Differences in family carer’s awareness of dementia caring support between Scotland and Japan
Family carers suffer from their caring burden, especially in dementia care. In Japan, family carers tend to shoulder most of the caring burden because of cultural norms, such as the expectation of providing family care at home. Although the Japanese government established new strategies to provide support for both people with dementia and family carers, the burden on family carers has been increasing because of shortened length of hospital stays and promotion of home caring.
Like Japan, Scotland is also an ageing society, and it supports family carers for people with dementia as a national strategy. Although care for dementia has been adequately provided and become widespread according to the national strategy, there has been little research on family carers’ recognition of available caring support.
This study aimed to clarify how family carers for people with dementia at home perceive caring support in Scotland and Japan.
This was a qualitative study which interviewed the key family carers in dementia home-caring environments in Scotland and Japan. Participants were recruited through convenience purposive sampling. We asked family carers how they felt about dementia care and the formal and informal care they received. The transcripts were analysed using ‘Steps for Coding and Theorisation’, a qualitative data analysis method. This study was approved by the Ethics Committee of Nagoya University School of Medicine.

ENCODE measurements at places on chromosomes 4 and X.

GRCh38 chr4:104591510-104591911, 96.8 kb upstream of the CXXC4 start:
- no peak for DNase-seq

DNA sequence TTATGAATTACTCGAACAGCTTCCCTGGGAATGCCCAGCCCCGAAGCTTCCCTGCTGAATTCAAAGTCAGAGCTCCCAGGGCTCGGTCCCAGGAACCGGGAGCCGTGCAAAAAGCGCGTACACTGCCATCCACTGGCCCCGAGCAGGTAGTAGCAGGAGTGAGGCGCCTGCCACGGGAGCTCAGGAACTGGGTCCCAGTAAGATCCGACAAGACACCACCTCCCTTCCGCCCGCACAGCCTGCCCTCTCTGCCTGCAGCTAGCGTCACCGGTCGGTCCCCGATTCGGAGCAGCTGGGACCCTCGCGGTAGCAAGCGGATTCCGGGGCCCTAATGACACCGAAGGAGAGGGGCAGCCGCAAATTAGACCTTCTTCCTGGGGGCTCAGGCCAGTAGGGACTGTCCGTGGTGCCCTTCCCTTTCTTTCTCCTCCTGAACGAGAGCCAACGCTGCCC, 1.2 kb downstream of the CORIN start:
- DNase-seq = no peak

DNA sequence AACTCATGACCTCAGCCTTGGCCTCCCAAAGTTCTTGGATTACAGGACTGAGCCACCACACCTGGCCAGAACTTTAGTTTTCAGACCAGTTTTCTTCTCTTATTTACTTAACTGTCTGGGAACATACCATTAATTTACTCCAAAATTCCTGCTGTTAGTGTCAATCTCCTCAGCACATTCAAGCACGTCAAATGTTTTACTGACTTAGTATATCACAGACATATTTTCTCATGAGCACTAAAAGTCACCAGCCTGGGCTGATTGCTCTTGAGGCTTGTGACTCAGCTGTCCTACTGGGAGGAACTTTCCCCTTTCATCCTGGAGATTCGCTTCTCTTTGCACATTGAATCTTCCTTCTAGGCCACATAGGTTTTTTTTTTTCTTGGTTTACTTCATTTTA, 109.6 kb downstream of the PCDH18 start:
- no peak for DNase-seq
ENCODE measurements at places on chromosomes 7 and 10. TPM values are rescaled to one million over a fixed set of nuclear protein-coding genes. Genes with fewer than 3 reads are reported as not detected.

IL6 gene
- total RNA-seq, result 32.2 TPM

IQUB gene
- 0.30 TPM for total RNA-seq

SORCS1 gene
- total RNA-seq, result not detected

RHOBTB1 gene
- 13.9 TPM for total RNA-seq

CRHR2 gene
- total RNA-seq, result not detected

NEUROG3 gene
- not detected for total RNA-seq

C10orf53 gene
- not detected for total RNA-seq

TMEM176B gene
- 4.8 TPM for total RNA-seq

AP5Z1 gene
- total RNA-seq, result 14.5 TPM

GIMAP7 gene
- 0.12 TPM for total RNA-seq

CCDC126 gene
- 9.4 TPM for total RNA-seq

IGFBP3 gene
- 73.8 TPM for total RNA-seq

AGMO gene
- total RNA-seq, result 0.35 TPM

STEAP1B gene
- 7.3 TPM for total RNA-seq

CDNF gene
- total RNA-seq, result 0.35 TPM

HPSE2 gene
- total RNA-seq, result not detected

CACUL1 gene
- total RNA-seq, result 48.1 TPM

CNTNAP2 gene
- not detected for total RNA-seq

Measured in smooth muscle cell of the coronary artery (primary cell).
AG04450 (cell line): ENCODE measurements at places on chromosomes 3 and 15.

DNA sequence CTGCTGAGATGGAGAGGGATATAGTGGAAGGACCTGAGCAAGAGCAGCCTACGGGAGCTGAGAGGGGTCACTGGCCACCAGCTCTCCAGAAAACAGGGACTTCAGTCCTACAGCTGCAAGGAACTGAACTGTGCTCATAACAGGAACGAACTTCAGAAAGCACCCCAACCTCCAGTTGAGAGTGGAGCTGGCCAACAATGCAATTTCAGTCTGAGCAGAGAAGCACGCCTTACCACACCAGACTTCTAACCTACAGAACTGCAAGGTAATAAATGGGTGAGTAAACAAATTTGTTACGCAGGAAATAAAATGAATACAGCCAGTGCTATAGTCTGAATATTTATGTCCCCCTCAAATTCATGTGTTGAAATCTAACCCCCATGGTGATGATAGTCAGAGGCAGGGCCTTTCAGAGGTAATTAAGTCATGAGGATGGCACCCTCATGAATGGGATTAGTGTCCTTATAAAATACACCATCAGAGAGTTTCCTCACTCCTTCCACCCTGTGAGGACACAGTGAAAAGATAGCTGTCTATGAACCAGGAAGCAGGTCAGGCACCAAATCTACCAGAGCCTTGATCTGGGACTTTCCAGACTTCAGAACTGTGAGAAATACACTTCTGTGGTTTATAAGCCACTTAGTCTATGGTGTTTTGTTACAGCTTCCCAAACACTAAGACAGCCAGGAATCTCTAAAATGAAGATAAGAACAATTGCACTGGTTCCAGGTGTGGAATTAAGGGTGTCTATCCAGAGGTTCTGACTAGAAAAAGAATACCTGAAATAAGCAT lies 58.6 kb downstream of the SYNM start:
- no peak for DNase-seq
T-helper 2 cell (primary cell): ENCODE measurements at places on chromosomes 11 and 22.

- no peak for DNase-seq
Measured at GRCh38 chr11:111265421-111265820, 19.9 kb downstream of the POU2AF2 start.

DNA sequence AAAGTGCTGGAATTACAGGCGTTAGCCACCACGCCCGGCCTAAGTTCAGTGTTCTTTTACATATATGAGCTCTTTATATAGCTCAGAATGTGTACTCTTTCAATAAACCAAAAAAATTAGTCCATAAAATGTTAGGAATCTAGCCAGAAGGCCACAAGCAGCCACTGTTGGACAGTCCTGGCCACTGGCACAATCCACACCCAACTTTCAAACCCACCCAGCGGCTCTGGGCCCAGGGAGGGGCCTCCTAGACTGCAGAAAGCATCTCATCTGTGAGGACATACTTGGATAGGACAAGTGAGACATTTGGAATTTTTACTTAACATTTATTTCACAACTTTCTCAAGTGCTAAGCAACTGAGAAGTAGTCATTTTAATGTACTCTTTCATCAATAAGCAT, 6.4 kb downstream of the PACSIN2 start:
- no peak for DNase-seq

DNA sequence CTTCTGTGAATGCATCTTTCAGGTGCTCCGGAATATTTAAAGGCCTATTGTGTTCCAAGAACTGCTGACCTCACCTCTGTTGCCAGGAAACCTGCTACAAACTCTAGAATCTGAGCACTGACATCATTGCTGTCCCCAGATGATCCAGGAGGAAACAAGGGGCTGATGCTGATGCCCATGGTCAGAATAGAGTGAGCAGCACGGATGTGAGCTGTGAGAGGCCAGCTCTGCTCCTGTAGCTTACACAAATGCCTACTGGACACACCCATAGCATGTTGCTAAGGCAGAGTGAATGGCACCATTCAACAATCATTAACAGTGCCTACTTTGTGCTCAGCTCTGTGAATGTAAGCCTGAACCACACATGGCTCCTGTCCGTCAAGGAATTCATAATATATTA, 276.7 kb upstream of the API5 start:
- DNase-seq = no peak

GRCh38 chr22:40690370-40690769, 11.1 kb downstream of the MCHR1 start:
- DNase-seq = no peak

Common perceptions of family carers for dementia in Scotland and Japan were 1) difficulty accepting dementia, 2) feeling a caring burden due to difficult dementia care, 3) hope for escaping from the caring responsibility and 4) interrole conflict among family carers. Family carers’ perceptions of each support were different and categorized into 3 types of providers: 1) subcarers, 2) community and 3) providers of care supports. In Scotland, support from the subcarers decreased the burden on the main carers because care roles were equal, clearly divided and cooperative. Family carers assumed a ‘Let it be’ attitude in announcing the dementia to the community, and they were satisfied with and trusted the providers of care support. In Japan, there was a difference in the awareness of dementia care among the family members because the care roles were ambiguous, sometimes uncooperative and unequal. Family carers were reluctant to let their community know about the dementia, and there was insufficient support for main carers from providers of care supports.
Compared with Scotland, Japanese family carers are more frequently isolated. Thus, they tend to disclose their care experience to groups with similar care experience and peer support is more effective. It is expected that the comparison of two diverse countries’ awareness about dementia caring support can inform the development of quality dementia care worldwide.